Quatrano and Spataro: Veritas Academy is the first high school ever to open utilizing the Schoolwide Enrichment Model (SEM), providing a gifted and enriched education for all students. We wanted to expose more students to SEM. We saw the success of BELL Academy middle school [a school using the Schoolwide Enrichment Model that Quatrano and Spataro helped found in 2007] and witnessed diversity of students who benefitted from SEM. We wanted to start a high school where all constituents, both students and staff members, would recognize each other’s gifts and talents, and where there would be an emphasis on social-emotional growth as well as academic progress. We also envisioned a school where everyone knows your name, where there is an emphasis on giving back to the community and world at large, where students are prepared for the world of work and college and educated to be thoughtful leaders of the future.
What does it mean to provide “gifted education” for all students?
Quatrano and Spataro: Our school seeks to find the gifts and talents of all students, and to develop said gifts and talents for the betterment of the world. The Schoolwide Enrichment Model strategies was developed by University of Connecticut gifted education expert Dr. Joseph Renzulli. SEM provides enriched learning experiences and higher learning standards for all students through three goals: developing talents in all students, providing a broad range of advanced-level enrichment experiences, and providing advanced follow-up opportunities for young people based on their strengths and interests. SEM focuses on enrichment for all students through high levels of engagement and the use of enjoyable and challenging learning experiences that are constructed around students’ interests, learning styles, and preferred modes of expression.
What results have you seen so far?
Quatrano and Spataro: Last year, 93 percent of our students earned enough credits in ninth grade to be on track for high school graduation, beating the city average of 83 percent and the borough average of 85 percent. On the NYC School Survey, 100 percent of Veritas teachers said they would recommend this school to parents, compared to just 76 percent of teachers citywide and 82 percent within Queens.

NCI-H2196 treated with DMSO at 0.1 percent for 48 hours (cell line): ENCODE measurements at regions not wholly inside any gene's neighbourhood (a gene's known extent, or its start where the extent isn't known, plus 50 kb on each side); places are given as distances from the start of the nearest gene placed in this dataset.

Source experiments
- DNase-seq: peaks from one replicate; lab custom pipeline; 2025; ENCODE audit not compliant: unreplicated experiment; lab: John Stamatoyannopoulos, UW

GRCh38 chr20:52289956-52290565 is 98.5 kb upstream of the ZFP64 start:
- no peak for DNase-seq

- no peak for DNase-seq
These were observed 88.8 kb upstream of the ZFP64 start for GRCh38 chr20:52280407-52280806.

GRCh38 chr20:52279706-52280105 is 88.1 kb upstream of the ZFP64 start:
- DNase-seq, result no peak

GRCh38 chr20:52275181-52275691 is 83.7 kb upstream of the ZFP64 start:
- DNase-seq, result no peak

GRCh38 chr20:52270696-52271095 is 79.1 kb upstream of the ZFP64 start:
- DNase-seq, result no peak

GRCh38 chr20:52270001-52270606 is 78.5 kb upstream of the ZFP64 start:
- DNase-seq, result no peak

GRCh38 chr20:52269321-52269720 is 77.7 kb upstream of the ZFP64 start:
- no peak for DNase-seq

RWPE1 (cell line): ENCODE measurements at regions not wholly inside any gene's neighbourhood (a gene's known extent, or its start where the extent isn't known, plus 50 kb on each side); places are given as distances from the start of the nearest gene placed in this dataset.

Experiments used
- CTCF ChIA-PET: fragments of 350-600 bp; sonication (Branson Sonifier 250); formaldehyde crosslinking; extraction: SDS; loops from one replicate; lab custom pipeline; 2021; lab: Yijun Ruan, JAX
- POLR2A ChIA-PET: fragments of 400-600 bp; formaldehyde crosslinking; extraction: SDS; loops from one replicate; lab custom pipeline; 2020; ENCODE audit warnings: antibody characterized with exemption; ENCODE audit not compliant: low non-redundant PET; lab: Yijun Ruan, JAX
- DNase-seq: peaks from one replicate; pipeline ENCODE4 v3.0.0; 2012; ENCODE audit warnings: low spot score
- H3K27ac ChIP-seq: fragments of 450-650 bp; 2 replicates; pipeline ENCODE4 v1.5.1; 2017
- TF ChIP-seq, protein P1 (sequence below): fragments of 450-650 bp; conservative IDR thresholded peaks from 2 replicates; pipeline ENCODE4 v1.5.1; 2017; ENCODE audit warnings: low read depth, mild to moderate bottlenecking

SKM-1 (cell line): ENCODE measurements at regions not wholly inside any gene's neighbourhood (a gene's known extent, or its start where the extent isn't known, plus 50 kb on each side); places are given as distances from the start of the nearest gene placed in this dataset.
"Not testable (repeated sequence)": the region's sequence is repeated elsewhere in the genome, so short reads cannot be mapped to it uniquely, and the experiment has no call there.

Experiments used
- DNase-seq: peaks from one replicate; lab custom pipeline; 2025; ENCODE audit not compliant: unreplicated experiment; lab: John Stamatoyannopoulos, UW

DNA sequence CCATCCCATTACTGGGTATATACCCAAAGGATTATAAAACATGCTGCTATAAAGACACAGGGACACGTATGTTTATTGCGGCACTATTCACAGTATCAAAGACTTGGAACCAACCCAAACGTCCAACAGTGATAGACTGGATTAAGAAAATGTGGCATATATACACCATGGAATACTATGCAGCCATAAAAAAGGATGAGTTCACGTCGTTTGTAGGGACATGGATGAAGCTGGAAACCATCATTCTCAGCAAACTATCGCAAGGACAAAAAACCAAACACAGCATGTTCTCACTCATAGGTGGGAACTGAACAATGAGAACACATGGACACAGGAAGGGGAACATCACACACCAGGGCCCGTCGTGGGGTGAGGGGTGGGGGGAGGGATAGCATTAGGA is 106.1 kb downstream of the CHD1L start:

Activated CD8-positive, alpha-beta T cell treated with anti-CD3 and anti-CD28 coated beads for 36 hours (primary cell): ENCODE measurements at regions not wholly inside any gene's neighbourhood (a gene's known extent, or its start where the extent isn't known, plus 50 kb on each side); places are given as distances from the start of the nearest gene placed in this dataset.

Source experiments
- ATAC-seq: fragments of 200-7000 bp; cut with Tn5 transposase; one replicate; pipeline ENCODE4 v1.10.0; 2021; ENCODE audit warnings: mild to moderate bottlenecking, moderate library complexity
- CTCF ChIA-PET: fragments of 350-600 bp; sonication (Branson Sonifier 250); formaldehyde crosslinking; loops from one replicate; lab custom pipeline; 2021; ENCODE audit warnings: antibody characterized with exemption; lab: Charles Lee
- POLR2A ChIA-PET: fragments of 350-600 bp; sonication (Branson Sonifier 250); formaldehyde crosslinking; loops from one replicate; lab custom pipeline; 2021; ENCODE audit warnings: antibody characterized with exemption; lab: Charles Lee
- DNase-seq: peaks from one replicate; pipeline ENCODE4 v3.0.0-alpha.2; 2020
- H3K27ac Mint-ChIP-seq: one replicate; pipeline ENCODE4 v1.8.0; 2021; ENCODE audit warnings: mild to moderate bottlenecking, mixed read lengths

How can we encourage greater equity and integration in NYC high schools?
Quatrano and Spataro: More schools should provide engaging and enriched educational programs in small, nurturing settings in low-SES communities. And the city should provide transportation for students from more-affluent areas to said schools. We also need more investment in educational resources, such as ample technology and space, social-emotional support for at-risk students (including on-site physical and mental health services), and parent resources and support.
Pairing High School Choice with Diversity
Veritas Academy is one of more than 700 high school programs in more than 400 schools across the city. In theory, the city’s eighth graders have a huge amount of choice in selecting a high school. But in practice, many students are locked out of the top schools. While the city’s specialized high schools are the most prominent examples of schools with highly selective admissions and skewed demographics, about a third of NYC’s high schools screen students based on academics, auditions, or other performance measures.
In order to create a choice system that provides better outcomes for more students, NYC needs a dual approach: promote diversity at specialized high schools and support more schools like Veritas that combine commitments to open enrollment, diversity, and challenging academics.